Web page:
NEW YORK (Reuters Health) - As a woman's menstrual cycle shortens with advancing age, her odds of becoming pregnant decreases, Swedish investigators report in the journal Fertility and Sterility.
Dr. Thomas Brodin of Malarsjukhuset in Eskilstuna, Sweden, and colleagues analyzed successful pregnancy and delivery rates in 6,271 in vitro fertilization cycles in terms of menstrual cycle length. Their objective was to determine if cycle length could be used as a marker for fertility potential.
"Increasing age was associated with a subtle shortening of (average) menstrual cycle length. The (average) shortening of menstrual cycle length is about two days from the twenties to the forties," Brodin said in an interview with Reuters Health.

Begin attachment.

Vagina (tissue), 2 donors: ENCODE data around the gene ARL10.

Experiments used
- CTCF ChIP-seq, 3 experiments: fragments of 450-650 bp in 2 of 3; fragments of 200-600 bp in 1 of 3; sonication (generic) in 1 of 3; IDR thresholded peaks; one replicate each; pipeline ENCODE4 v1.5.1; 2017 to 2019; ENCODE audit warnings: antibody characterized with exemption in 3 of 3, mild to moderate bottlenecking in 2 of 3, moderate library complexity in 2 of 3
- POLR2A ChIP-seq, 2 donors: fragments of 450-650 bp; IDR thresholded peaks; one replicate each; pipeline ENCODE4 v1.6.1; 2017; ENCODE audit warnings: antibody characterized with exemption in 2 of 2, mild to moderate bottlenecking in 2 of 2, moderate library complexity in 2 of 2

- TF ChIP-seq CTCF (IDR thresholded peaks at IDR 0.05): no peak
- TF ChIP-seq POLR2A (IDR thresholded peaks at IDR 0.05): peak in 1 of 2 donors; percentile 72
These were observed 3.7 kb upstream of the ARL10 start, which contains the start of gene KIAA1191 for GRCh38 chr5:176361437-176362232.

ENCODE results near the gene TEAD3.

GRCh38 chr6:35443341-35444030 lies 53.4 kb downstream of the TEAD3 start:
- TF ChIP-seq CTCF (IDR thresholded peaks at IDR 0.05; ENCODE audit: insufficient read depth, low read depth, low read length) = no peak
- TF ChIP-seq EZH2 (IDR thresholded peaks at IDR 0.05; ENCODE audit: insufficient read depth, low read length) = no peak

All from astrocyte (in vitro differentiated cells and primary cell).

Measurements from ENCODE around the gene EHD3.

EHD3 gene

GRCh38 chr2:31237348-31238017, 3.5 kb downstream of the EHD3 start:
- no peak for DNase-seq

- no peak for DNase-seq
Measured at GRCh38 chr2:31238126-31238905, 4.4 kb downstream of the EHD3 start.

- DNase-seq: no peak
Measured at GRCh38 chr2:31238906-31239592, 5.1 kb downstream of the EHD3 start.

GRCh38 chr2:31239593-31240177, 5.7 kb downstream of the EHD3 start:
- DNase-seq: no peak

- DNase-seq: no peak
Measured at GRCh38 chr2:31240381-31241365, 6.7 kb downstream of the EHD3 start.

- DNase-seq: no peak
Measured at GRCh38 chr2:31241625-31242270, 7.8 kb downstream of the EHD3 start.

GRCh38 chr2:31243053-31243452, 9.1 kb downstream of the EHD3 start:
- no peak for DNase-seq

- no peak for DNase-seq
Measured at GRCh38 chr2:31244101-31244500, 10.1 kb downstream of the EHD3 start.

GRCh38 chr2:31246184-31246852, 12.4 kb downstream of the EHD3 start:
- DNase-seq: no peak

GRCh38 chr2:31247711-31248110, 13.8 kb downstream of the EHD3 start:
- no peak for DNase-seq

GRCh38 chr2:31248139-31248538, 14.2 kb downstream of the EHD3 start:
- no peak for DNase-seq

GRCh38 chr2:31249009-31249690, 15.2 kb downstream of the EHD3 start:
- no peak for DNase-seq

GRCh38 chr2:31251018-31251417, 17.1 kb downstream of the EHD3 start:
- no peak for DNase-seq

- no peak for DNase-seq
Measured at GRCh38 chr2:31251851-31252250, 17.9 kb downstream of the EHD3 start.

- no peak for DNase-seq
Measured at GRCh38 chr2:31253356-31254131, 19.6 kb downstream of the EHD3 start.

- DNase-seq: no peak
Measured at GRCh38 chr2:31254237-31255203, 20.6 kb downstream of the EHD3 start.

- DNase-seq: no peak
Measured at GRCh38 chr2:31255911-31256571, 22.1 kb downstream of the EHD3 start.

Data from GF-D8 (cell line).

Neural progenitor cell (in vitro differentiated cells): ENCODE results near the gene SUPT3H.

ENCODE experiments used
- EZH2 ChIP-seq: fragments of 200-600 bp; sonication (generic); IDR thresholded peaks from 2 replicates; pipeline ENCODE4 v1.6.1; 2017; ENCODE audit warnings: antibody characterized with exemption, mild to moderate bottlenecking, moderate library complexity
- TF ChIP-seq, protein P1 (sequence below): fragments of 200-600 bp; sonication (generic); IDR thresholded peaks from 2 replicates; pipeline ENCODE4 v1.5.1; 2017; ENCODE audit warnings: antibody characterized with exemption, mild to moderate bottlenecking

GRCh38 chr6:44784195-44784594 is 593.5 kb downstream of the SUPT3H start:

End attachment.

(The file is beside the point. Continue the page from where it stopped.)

After accounting for age, the menstrual cycle length was directly related to the odds of pregnancy and delivery, the team found. "The chance of delivery after (in vitro fertilization) was almost doubled for women with a menstrual cycle length longer than 34 days compared with women with a menstrual cycle length shorter than 26 days."
Fertility and Sterility, November 2008
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